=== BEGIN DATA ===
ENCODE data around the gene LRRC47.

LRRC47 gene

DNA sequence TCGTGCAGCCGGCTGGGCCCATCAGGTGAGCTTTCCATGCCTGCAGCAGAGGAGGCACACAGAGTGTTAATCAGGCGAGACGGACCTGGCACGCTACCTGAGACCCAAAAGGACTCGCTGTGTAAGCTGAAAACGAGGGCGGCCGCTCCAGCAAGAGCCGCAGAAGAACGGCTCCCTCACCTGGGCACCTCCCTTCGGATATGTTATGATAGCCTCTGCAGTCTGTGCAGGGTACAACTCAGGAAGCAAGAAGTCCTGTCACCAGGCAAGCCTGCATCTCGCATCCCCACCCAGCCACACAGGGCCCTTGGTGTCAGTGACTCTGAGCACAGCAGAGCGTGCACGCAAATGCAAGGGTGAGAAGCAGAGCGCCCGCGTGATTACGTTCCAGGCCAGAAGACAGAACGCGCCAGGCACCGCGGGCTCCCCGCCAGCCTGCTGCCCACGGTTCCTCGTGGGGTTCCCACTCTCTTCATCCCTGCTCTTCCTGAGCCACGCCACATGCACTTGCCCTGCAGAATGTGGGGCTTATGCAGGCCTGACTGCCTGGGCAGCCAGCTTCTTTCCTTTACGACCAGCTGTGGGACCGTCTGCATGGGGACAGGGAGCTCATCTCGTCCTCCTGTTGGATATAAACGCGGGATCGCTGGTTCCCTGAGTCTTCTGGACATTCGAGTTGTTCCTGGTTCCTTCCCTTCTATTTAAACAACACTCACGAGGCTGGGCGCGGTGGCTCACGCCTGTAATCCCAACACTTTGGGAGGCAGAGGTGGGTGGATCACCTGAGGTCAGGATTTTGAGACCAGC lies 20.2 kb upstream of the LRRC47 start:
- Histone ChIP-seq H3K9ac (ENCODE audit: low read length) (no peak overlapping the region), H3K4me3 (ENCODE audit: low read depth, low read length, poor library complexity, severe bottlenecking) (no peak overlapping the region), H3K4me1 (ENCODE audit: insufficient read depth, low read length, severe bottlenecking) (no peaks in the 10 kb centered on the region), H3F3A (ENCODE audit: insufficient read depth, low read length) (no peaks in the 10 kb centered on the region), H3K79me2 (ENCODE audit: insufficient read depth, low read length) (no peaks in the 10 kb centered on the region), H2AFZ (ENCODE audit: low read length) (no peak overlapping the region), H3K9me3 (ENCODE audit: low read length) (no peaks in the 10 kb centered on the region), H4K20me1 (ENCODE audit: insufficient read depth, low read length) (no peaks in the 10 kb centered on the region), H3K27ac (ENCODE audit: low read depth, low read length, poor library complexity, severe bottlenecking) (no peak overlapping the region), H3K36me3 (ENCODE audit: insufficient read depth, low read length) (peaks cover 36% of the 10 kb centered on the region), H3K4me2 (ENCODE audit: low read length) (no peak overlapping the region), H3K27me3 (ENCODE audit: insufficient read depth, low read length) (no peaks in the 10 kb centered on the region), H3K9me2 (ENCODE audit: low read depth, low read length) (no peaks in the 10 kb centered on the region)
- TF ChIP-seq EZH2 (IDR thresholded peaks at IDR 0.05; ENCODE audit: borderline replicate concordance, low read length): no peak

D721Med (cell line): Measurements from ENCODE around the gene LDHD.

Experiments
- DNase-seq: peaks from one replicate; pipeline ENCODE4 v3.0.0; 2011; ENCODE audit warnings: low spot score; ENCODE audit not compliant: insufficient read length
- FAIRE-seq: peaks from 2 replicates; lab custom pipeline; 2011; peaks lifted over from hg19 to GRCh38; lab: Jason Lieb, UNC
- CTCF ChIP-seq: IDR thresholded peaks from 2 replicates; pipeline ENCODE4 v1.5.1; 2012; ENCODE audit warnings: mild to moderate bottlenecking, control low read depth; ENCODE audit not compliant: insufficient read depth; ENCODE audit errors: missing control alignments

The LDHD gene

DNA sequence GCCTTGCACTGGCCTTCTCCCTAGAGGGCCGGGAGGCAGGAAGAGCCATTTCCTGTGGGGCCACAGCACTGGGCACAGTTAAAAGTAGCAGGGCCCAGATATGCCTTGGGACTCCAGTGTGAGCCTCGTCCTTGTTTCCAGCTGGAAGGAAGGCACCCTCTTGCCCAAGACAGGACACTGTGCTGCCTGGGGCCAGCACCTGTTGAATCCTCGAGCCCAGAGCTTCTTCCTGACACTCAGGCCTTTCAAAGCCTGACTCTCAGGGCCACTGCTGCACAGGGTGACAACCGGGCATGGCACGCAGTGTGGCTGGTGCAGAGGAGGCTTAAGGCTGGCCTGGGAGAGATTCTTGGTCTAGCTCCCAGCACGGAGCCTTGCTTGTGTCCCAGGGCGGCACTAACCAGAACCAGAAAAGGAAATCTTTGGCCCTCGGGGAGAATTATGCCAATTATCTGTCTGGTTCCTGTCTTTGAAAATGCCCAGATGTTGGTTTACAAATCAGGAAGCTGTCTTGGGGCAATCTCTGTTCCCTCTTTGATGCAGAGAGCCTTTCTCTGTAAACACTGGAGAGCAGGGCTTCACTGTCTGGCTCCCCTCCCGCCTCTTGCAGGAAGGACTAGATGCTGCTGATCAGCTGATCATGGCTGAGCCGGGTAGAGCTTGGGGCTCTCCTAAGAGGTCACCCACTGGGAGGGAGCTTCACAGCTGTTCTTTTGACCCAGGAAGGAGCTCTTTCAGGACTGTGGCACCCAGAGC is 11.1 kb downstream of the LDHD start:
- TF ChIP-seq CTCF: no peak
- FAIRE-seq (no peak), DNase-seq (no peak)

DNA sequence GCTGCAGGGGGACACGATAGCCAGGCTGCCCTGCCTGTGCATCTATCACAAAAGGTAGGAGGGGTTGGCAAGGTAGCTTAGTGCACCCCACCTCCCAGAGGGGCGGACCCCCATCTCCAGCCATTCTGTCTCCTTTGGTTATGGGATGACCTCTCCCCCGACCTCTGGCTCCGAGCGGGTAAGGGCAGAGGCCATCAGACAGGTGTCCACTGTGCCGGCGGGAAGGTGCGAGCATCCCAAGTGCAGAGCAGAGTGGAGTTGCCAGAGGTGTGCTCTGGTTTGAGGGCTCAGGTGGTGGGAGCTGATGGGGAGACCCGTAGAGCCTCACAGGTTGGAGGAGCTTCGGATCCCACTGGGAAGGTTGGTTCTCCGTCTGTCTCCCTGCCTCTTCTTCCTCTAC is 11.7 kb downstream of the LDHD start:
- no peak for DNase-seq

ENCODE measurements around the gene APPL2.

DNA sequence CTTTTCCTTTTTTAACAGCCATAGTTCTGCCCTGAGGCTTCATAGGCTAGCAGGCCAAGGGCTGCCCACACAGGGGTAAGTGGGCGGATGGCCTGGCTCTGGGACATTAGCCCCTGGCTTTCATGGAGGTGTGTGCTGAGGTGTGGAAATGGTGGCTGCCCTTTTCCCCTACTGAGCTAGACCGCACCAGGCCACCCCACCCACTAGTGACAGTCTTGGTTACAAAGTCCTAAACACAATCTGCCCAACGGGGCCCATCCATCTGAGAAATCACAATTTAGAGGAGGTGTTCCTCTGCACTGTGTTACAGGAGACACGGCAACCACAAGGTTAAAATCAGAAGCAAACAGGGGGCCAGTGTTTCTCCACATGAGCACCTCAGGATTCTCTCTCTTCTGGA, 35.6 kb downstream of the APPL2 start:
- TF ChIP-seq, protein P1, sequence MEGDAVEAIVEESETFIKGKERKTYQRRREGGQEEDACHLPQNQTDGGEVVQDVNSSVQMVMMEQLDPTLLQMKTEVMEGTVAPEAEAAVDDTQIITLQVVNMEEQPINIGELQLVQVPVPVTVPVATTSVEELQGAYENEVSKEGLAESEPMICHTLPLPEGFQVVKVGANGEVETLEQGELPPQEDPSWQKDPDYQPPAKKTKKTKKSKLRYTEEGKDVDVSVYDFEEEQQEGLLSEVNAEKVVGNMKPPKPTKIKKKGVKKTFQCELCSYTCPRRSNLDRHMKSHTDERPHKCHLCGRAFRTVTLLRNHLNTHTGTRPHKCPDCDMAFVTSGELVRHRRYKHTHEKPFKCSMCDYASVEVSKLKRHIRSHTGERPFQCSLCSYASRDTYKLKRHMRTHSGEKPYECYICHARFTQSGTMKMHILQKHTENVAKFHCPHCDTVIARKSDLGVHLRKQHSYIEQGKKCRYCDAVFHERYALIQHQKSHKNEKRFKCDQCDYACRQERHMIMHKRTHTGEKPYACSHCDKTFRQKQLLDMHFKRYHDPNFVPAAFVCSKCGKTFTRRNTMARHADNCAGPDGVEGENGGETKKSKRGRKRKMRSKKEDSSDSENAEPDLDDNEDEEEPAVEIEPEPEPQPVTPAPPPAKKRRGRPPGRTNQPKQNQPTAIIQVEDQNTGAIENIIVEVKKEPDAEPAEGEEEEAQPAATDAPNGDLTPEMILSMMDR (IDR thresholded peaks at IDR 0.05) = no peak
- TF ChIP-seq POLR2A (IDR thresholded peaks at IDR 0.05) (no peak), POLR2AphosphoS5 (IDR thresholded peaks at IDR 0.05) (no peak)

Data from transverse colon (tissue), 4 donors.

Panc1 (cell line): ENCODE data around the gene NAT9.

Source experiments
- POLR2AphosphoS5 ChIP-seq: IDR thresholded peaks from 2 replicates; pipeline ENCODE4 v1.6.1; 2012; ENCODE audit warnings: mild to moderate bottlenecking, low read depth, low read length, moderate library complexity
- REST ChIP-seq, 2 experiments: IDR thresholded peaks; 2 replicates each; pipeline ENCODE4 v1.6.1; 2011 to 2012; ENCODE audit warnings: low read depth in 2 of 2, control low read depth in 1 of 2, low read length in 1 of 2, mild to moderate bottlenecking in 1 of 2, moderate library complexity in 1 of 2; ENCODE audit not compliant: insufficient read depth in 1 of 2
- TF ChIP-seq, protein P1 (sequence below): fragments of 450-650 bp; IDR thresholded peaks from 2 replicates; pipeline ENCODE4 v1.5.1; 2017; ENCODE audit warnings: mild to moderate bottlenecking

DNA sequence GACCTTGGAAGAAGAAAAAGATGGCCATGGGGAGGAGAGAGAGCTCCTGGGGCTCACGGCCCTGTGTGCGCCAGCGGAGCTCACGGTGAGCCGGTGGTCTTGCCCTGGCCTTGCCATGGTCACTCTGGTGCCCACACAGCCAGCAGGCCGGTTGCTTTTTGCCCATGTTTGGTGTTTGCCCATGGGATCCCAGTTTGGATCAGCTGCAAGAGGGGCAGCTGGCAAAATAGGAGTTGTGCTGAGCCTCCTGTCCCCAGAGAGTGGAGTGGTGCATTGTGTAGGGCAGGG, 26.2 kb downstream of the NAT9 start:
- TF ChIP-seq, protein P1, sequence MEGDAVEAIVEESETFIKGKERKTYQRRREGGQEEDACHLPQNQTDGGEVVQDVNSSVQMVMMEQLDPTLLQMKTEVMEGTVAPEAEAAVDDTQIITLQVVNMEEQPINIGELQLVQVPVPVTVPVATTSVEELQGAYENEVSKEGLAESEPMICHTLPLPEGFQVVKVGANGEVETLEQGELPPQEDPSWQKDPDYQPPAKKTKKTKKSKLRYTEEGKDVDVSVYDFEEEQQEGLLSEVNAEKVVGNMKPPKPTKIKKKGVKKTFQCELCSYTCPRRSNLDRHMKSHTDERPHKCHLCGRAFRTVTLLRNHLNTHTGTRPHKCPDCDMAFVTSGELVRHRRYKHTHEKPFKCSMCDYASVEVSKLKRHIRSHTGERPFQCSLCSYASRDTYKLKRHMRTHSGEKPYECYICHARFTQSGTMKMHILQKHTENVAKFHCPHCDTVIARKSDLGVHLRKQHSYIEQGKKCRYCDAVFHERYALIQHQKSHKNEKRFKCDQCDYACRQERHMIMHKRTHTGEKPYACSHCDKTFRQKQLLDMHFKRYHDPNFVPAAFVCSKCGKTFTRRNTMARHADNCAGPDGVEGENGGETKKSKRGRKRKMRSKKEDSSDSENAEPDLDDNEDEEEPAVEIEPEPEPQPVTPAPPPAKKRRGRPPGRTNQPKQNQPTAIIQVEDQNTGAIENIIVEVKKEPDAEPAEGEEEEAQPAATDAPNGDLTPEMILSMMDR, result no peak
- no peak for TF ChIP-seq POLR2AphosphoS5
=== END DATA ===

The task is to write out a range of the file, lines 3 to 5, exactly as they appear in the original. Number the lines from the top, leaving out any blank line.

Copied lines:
DNA sequence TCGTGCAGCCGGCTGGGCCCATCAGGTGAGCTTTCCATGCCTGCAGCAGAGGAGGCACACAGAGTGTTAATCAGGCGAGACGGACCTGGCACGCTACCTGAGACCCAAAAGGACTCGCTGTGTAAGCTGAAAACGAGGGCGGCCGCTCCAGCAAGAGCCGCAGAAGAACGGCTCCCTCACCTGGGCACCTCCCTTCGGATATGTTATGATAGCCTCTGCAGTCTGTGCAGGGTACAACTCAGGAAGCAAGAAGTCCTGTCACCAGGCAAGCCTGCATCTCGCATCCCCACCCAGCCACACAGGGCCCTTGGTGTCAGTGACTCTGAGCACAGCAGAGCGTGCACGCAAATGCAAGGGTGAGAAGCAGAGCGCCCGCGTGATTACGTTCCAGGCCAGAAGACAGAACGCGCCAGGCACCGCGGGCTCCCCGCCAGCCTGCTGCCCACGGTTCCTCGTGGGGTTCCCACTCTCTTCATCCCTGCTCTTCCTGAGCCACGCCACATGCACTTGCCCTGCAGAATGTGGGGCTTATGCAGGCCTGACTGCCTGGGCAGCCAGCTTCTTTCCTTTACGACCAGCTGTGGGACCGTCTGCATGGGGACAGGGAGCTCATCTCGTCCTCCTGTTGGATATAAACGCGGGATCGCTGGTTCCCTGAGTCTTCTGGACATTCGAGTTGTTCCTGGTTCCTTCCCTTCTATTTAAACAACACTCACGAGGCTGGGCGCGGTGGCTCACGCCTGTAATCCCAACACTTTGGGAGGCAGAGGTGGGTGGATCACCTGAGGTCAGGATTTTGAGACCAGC lies 20.2 kb upstream of the LRRC47 start:
- Histone ChIP-seq H3K9ac (ENCODE audit: low read length) (no peak overlapping the region), H3K4me3 (ENCODE audit: low read depth, low read length, poor library complexity, severe bottlenecking) (no peak overlapping the region), H3K4me1 (ENCODE audit: insufficient read depth, low read length, severe bottlenecking) (no peaks in the 10 kb centered on the region), H3F3A (ENCODE audit: insufficient read depth, low read length) (no peaks in the 10 kb centered on the region), H3K79me2 (ENCODE audit: insufficient read depth, low read length) (no peaks in the 10 kb centered on the region), H2AFZ (ENCODE audit: low read length) (no peak overlapping the region), H3K9me3 (ENCODE audit: low read length) (no peaks in the 10 kb centered on the region), H4K20me1 (ENCODE audit: insufficient read depth, low read length) (no peaks in the 10 kb centered on the region), H3K27ac (ENCODE audit: low read depth, low read length, poor library complexity, severe bottlenecking) (no peak overlapping the region), H3K36me3 (ENCODE audit: insufficient read depth, low read length) (peaks cover 36% of the 10 kb centered on the region), H3K4me2 (ENCODE audit: low read length) (no peak overlapping the region), H3K27me3 (ENCODE audit: insufficient read depth, low read length) (no peaks in the 10 kb centered on the region), H3K9me2 (ENCODE audit: low read depth, low read length) (no peaks in the 10 kb centered on the region)
- TF ChIP-seq EZH2 (IDR thresholded peaks at IDR 0.05; ENCODE audit: borderline replicate concordance, low read length): no peak